With the current Tor Books fiasco going on I thought I might point out some alternatives. For those who want to continue reading but not support Tor, and don’t want to do something illegal like torrenting books, there are various places you can patronize.

  1. First, Baen Books is a wonderful place. I can’t say enough about them and the goodwill they have engendered throughout the years. They have a Free Library linked where they have some a nice sampling of some of their offerings. These are the full books, not chapter samples, and are available in a myriad of formats, so no matter what type of eReader you have you should be able to download the file and put it right on your device without any problems.
  2. Secondly, Baen Books used to put CDs in their hardcover books as a way to encourage a broader readership. The CDs were meant to be shared among fans. You may still be able to find the CDs in your local library. But you can also download them from various sites. The Fifth Imperium has copies of most of the CDs (one of the authors asked that her books not be shown, but you can still find them if you search for them). You can download the ISO.zip files if you want to burn them onto a CD for yourself, or you can download the CD.zip files and simply extract them (which is what I did). There are various formats presented, but some are not in .epub or .mobi, so you will have to convert some of them to your format of choice. This can be done quite easily through the free eLibrary program called Calibre. Between the Baen Free Library and the Baen CDs you will have a couple of hundred free Science Fiction and Fantasy titles to choose from.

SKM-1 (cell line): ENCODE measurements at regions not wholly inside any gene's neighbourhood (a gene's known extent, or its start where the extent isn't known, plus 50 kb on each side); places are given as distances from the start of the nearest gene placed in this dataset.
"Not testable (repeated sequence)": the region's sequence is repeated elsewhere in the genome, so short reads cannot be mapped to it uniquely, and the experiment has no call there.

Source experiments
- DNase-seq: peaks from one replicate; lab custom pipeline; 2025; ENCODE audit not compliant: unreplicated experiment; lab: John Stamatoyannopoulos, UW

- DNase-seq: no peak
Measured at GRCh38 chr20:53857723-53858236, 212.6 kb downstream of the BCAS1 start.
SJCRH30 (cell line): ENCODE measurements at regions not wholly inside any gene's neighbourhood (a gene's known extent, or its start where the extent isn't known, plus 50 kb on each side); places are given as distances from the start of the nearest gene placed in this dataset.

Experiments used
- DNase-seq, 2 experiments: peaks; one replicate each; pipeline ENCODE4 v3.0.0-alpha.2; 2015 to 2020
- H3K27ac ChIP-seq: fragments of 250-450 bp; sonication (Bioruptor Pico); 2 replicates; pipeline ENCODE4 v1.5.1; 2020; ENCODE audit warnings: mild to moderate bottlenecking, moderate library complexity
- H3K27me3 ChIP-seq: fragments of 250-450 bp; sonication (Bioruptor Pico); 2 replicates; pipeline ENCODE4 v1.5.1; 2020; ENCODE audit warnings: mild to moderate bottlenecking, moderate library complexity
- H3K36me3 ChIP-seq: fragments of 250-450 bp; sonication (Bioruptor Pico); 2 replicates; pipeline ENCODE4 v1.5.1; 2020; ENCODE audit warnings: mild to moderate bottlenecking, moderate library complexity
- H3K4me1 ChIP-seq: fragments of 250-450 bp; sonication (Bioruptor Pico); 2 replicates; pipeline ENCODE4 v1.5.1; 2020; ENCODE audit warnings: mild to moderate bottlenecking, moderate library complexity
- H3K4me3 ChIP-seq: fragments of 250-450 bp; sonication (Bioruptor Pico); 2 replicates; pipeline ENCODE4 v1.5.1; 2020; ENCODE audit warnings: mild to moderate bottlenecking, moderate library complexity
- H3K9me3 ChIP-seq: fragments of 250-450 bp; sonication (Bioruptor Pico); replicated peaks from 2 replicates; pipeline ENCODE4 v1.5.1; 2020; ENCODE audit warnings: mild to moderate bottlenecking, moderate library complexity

3. Project Gutenberg is a site that is actively expanding it’s collection of public domain titles of all different types of works. These are usually pretty well formatted and are in various formats for the different eReaders. Some of the titles I’ve downloaded include E. E. “Doc” Smith’s Triplanetary (of the Lensmen series) and Skylark of Space, Alan Edward Nourse’s Gold In the Sky and Raymond Jones’ The Year When Stardust Fell. There are other Project Gutenberg sites for various other countries as well, since not all countries have the same copyright laws.
  4. Phoenix Pick is another SF/F publisher that every month offers a free selection from their catalogue of new and backlist titles. Simply sign up for their monthly newsletter to find out what the featured selection is. I’ve enjoyed the offerings of Nancy Kress, Kevin J. Anderson, Catherine Wells and L. Sprague de Camp.
  5. Open Library is another choice, though I have yet to use them. They appear to be a network of libraries from around the country.

All of those listed are in addition to your own local library or free indie published works available on the various vendor sites like Barnes and Noble, Kobo and Amazon (Kindle).

Should you decide to boycott Tor (and I’m not actually calling for that), there are many choices available for other reading material. Go out there, build up your eLibrary to compliment your physical library.There’s nothing sexier than a really nice library collection.


So, have fun reading and don’t steal, it’s not fair to the authors.